Democratic hand wringing is surrealy out of hand. No one is criticizing the morally incongruous Kerry for running against a war he voted for while insisting that he would have voted for it again. Party leaders have yet to consider that NAFTA, signed into law under Clinton, may have cost them high-unemployment Ohio. No, Indiana Senator Evan Bayh, darling of the "centrist" Democratic Leadership Council, blames something else: the perception "in the heartland" that Democrats are a "bicoastal cultural elite that is condescending at best and contemptuous at worst to the values that Americans hold in their daily lives."
Firstly, living in the sticks doesn't make you more American. Rural, urban or suburban--they're irrelevant. San Francisco's predominantly gay Castro district is every bit as red, white and blue as the Texas panhandle. But if militant Christianist Republicans from inland backwaters believe that secular liberal Democrats from the big coastal cities look upon them with disdain, there's a reason. We do, and all the more so after this election.
I spent my childhood in fly-over country, in a decidedly Republican town in southwest Ohio. It was a decent place to grow up, with well-funded public schools and only the occasional marauding serial killer to worry about. The only ethnic restaurant sold something called "Mandarin Chinese," Midwestese for cold noodles slathered with sugary sauce. The county had three major employers: the Air Force, Mead Paper, and National Cash Register--and NCR was constantly laying people off. Folks were nice, but depressingly closed-minded. "Well," they'd grimace when confronted with a new musical genre or fashion trend, "that's different." My suburb was racially insular, culturally bland and intellectually unstimulating. Its people were knee-jerk conformists. Faced with the prospect of spending my life underemployed, bored and soused, I did what anyone with a bit of ambition would do. I went to college in a big city and stayed there.
Mine is a common story. Every day in America, hundreds of our most talented young men and women flee the suburbs and rural communities for big cities, especially those on the West and East Coasts. Their youthful vigor fuels these metropolises--the cultural capitals of the blue states. These oases of liberal thinking--New York, Los Angeles, San Francisco, Seattle, Portland, Boston--are homes to our best-educated people, most vibrant popular culture and most innovative and productive businesses. There are exceptions--some smart people move from cities to the countryside--but the best and brightest gravitate to places where liberalism rules.
Maps showing Kerry's blue states appended to the "United States of Canada" separated from Bush's red "Jesusland" are circulating by email. Though there is a religious component to the election results, the biggest red-blue divide is intellectual. "How can 59,054,087 people be so DUMB?" asked the headline of the Daily Mirror in Great Britain, and the underlying assumption is undeniable. By any objective standard, you had to be spectacularly stupid to support Bush.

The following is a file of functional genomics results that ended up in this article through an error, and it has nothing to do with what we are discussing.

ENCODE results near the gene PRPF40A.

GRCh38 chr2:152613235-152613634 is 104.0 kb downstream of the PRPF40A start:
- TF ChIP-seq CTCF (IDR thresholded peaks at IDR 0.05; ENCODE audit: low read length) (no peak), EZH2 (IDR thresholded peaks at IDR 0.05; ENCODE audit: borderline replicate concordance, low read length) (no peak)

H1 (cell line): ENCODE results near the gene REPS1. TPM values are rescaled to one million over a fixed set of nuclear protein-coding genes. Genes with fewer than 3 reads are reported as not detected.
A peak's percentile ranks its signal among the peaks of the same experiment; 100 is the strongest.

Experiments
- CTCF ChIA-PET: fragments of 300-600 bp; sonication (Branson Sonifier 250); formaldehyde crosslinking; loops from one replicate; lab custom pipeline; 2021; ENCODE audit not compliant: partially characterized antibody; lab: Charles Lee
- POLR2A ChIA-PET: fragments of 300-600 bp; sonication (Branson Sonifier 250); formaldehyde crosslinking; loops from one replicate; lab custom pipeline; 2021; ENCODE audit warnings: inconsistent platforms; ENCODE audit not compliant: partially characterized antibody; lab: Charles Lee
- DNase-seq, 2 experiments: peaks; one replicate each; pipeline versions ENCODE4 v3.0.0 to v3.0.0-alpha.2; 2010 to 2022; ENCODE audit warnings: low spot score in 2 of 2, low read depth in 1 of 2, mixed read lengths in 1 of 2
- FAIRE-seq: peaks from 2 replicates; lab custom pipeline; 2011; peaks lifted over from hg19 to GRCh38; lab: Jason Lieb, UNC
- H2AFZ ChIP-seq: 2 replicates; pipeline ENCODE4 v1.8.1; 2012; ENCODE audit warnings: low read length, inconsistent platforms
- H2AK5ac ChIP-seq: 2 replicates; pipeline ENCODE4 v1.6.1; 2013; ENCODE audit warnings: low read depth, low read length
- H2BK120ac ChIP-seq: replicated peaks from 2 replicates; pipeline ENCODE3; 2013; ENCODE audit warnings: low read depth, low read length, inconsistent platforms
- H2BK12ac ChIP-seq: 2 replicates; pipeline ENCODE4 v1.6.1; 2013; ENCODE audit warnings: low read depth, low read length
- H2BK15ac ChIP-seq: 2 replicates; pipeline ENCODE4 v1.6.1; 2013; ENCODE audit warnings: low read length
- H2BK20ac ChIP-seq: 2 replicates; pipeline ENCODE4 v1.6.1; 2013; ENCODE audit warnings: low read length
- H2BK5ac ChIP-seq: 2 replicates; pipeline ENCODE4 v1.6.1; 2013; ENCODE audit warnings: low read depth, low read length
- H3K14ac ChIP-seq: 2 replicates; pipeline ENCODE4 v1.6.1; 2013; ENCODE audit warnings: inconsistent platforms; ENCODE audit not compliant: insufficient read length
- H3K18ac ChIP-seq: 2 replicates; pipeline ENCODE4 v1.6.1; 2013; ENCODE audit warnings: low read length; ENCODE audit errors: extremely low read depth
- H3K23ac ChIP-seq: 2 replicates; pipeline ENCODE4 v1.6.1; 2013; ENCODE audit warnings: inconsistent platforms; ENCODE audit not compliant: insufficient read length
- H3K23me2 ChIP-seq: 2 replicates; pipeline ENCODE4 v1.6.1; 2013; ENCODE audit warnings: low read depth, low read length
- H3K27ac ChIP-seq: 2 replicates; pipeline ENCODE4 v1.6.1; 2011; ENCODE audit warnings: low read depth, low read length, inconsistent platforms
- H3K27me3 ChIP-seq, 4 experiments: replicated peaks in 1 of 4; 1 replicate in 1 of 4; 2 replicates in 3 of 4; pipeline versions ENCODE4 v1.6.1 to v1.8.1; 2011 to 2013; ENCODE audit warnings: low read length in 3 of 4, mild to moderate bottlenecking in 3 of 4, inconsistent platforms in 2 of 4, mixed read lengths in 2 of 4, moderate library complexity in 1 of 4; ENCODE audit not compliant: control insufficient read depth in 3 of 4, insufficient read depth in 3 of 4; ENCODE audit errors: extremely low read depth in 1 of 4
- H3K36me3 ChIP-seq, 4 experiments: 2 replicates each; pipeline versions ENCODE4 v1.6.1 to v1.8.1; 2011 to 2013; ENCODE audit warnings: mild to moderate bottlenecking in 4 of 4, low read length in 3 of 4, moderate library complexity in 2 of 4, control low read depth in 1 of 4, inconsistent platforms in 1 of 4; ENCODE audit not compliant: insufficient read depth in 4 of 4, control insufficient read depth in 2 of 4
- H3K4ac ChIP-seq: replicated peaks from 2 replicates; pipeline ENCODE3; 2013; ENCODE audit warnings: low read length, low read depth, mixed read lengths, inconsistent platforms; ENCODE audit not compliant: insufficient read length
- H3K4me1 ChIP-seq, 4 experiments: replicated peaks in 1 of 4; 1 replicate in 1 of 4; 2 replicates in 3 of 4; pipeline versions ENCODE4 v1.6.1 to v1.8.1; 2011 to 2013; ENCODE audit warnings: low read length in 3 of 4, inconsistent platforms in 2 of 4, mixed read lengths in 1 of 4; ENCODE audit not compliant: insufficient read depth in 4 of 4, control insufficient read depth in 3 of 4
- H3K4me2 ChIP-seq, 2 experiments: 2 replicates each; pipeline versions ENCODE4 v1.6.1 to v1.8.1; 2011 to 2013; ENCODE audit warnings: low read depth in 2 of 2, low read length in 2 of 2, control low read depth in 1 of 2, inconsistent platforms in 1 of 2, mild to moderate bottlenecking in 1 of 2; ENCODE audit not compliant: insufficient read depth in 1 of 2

72 percent who cast votes for George W. Bush, according to a University of Maryland's Program on International Policy Attitudes (PIPA) and Knowledge Networks poll, believe that Iraq had weapons of mass destruction or active WMD programs. 75 percent think that a Saddam-Al Qaeda link has been proven, and 20 percent say Saddam ordered 9/11. Of course, none of this was true.
Kerry voters were less than half as idiotic: 26 percent of Democrats bought into Bush-Cheney's WMD lies, and 30 percent into Saddam-Al Qaeda.
Would Bush's supporters have voted for him even if they had known he was a serial liar? Perhaps their hatred of homosexuals and slutty abortion vixens would have prompted them to make the same choice--an idiotic perversion of priorities. As things stand, they cast their ballots relying on assumptions that were demonstrably false.
Educational achievement doesn't necessarily equal intelligence. After all, Bush holds a Harvard MBA. Still, it bears noting that Democrats are better educated than Republicans. You are 25 percent more likely to hold a college degree if you live in the Democratic northeast than in the red state south. Blue state voters are 25 percent more likely, therefore, to understand the historical and cultural ramifications of Bush's brand of bull-in-a-china-shop foreign policy.
Inland Americans face a bigger challenge than coastal "cultural elitists" when it comes to finding high-quality news coverage. The best newspapers, which routinely win prizes for their in-depth local and national reporting and staffers overseas, line the coasts. So do the cable TV networks with the broadest offerings and most independent radio stations. Bush Country makes do with Rush Limbaugh and Sean Hannity syndicated on one cookie-cutter AM outlet after another. Citizens of the blue states read lackluster dailies stuffed with generic stories cut and pasted from wire services. Given their dismal access to high-quality media, it's a minor miracle that 40 percent of Mississippians turned out for Kerry.
So our guy lost the election. Why shouldn't those of us on the coasts feel superior? We eat better, travel more, dress better, watch cooler movies, earn better salaries, meet more interesting people, listen to better music and know more about what's going on in the world. If you voted for Bush, we accept that we have to share the country with you. We're adjusting to the possibility that there may be more of you than there are of us. But don't demand our respect. You lost it on November 2.
© 2004 Ted Rall